Guest blog by Esmé Berkhout, written for International Tax Justice Blogging Day 2016
On the 7th of September Apple’s CEO Tim Cook is expected to hold his famous keynote. People around the globe will be curious to hear about the new iPhone7. With similar design as iPhone 6, but of course with some new features. My wish for this week is that Tim will use his keynote to make a statement, not just about making a better phone, but about tax justice.
We’ve all taken note of the Commission’s ruling on Apple’s deal with the Irish tax authorities. And perhaps you’ve also taken note of Tim’s judgement on this: “it’s total political crap”. I’m not convinced it’s a great defence, as he argues, that Apple paid $400 million in taxes in a given year, while the Commission judges Apple has over a good number of years paid approximately 13 billion Euro’s too little in taxes. But he may have a point where he argues that using state aid rules is not the right approach to (what he suggests the EC really wants) harmonize tax rates across the EU. “There should be a public discussion about it”.
And that’s an interesting statement to make as CEO of such a huge global corporation, because these CEOs have the power to influence political discussions. In May this year, Apple and a group of other Silicon Valley high-tech firms sent a letter to Dutch ministers¹ urging them to fiercely cut the corporate tax rate and limit public reporting requirements. Talking about political crap,,,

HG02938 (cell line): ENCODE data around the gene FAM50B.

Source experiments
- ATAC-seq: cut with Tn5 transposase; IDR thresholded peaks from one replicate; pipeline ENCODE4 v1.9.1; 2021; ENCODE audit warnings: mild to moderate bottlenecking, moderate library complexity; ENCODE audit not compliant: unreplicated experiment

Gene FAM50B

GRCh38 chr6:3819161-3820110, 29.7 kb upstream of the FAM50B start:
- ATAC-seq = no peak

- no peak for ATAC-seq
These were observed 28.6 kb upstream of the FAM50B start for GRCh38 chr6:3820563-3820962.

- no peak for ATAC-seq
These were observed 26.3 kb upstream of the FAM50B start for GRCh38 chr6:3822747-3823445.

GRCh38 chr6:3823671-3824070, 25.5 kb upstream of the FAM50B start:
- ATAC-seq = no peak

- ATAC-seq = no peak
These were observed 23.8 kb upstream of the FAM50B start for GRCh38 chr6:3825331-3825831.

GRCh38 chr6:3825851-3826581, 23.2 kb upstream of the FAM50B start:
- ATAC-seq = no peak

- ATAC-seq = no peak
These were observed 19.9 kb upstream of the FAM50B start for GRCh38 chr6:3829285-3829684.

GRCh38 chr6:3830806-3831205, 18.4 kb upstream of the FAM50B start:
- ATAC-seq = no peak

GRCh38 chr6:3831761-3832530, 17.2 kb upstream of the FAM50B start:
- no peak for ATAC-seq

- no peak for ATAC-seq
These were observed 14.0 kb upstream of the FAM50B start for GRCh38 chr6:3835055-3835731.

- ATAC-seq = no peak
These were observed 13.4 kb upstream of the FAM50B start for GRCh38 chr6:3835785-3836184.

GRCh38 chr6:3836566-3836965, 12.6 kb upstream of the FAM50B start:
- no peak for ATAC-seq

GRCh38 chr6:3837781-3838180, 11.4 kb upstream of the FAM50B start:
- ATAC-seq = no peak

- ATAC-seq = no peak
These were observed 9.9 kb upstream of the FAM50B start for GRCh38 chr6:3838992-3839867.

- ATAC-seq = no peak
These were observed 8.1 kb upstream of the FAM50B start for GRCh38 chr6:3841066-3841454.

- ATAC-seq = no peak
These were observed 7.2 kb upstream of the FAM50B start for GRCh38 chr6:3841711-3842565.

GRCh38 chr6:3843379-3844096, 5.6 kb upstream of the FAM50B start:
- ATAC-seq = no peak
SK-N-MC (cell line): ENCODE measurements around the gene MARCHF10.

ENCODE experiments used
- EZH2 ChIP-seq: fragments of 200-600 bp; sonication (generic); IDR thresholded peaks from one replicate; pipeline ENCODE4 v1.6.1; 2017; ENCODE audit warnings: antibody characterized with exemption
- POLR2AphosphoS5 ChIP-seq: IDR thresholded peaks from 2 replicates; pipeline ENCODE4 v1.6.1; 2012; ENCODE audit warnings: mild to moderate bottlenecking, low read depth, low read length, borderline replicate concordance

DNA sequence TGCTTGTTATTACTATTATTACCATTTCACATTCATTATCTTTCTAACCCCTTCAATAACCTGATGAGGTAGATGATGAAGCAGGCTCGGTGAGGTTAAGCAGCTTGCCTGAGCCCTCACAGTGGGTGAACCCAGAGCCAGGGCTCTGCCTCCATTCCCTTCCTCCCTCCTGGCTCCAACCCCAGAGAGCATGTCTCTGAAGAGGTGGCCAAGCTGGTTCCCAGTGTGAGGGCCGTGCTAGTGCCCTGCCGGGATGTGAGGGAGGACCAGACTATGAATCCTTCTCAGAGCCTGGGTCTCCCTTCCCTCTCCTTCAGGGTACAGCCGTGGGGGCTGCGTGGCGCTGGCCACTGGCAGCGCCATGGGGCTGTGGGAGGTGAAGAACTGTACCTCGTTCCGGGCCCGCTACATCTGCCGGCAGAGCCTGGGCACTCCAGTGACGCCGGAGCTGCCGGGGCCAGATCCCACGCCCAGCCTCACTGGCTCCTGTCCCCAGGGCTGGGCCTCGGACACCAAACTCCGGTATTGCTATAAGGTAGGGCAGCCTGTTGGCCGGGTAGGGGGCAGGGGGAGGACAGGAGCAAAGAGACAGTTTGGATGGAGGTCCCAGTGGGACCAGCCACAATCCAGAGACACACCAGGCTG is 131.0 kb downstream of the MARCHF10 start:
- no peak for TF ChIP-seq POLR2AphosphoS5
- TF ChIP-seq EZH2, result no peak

Corporate tax havens are a bit like the different models of iPhones, similar design with changing features, trying to outdo the others. But instead of a race to the top (yet a better phone), it’s a race to the bottom (less fair tax system). Putting an end to loopholes in corporate tax sytems, together with setting a minimum for corporate tax rates is crucial if we are to ensure sufficient finance for development in richer and poorer countries.
Governments do need to have more serious discussions about this and about additional measures to stop corporations from shifting their profits to tax havens. Ireland and Apple were not the first and will not be the last country and company held to account. A major overhaul of the international tax system is needed.
A much more simple tax system, with sound tax base and a fair minimum effective tax rate to be paid by corporations. In a way that is transparent to the wider public. What I would love Tim to announce on September 7th is not just a new iPhone, but that they want to see an end to the era of tax havens. That they are not afraid of fair competition, with all companies paying a fair share. And full transparency about where they pay their taxes.
¹Link to letter addressed to Dutch Ministry of General Affairs: PDF